However, there is no evidence that we know of to suggest that cooking moss will somehow make it harmful so you could cook moss if you wanted to serve it to your chickens though there is absolutely no reason to waste time or resources doing so.
Not for nothing, whatever scant nutritional resources moss has will be utterly destroyed by cooking, so there’s another good reason not to do it.
Is Moss Still Safe for Baby Chicks?
Moss is safe for chicks, but you really shouldn’t feed it to them in any case. Moss isn’t overtly harmful to baby chicks somehow, but it will take up room in their stomach that is better served by eating nutritious foods that they do need instead.
If chicks are allowed to fill up on moss, they’re going to be missing calories and nutrients that are vital for their growth and development.
Because baby chicks have such a high metabolism and grow so quickly even a small shortfall of nutrition could make them sick.
The bottom line is that moss simply plays no part whatsoever in a well-rounded, nutritious diet for chicks or for adult chickens.
Let your chicks live on their diet of starter feed until they reach adulthood, and then you can let them experiment with other wholesome foods, including strange ones like moss.
How Often Can Moss be Fed to Chickens?
Chickens should not be allowed to fill up on moss because, as with chicks, they will be missing out on nutrients that they actually need from other food.
That being said, if one of your chickens goes crazy and eats a lot of moss, nothing will probably happen to them, but you shouldn’t allow them to do it again.
If you allow your chickens to free-range and they get to swipe a few bites of moss as they wander to and fro, that’s nothing to worry about…
If, for whatever reason, you were going to harvest moss and give it to your chickens because they love it so much, try to only give them a small quantity once a week.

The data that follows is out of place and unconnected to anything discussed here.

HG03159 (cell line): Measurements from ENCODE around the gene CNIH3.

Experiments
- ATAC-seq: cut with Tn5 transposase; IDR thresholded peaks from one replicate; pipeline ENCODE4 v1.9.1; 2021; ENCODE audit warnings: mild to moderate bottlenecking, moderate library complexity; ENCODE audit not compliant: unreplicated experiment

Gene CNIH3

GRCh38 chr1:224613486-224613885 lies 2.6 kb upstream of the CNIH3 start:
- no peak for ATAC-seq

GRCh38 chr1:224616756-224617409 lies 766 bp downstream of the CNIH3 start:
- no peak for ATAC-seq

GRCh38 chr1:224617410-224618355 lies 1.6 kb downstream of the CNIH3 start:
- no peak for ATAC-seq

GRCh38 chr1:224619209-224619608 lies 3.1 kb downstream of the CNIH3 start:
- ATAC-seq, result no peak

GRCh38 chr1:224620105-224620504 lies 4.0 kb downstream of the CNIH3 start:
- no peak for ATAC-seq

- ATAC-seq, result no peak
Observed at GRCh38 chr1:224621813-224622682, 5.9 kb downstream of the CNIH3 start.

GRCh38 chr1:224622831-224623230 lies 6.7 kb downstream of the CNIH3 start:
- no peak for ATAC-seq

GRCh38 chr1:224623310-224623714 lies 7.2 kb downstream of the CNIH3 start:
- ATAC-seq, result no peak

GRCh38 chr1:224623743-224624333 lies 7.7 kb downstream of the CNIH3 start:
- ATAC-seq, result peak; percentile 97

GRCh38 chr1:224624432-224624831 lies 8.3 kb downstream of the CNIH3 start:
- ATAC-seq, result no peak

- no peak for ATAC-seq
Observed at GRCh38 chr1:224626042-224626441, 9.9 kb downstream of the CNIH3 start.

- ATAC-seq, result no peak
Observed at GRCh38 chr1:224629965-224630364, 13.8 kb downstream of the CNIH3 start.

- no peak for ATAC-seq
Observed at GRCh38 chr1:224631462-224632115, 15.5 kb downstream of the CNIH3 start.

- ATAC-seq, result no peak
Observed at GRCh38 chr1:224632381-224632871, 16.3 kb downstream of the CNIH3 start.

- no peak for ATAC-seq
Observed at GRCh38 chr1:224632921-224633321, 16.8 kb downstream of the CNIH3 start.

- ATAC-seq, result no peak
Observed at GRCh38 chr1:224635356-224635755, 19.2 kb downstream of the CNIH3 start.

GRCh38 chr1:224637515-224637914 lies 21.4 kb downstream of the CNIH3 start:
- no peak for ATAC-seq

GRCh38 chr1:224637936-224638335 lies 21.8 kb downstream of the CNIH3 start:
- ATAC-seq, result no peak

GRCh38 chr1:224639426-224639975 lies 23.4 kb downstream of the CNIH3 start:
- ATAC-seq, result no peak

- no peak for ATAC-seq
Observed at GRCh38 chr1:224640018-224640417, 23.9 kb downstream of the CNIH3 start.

What’s the Best Way to Serve Moss to Your Flock?
The very best way to give moss to your chickens is simply to let them eat it where they encounter it when they are free ranging.
They’ll take a few bites and move on most likely, assuming there is anything at all to eat in the immediate area, and remember that they are more than likely simply investigating the moss for bugs, slugs or snails.
Alternatively, if you want to harvest moss to give to your chickens simply gather it from wherever it happens to be growing, taking care to remove any slime, rotting wood, or other detritus, and then give it to your chickens right away.
Once moss has been removed from the surface it was growing on, it will start to dry out and spoil quickly…
Try to Only Feed Moss to Chickens if it is Pesticide-Free
One thing to be worried about if you are going to let your chickens eat moss, or if you’re going to gather it and give it to them, is the potential presence of a pesticide or even herbicide.
If moss is growing on a tree or any other surface where it is considered a nuisance (or ornamental) it might be treated with various chemicals like other plants are from time to time.
Whatever they happen to be, these are bad news for chickens if they eat them, and could be linked with serious health problems in birds.
For this reason, never let your chickens eat any moss that you are not sure is 100% chemical-free.
Tim is a farm boy with vast experience on homesteads, and with survival and prepping. He lives a self-reliant lifestyle along with his aging mother in a quiet and very conservative little town in Ohio. He teaches folks about security, prepping and self-sufficiency not just through his witty writing, but also in person.
Find out more about Tim and the rest of the crew here.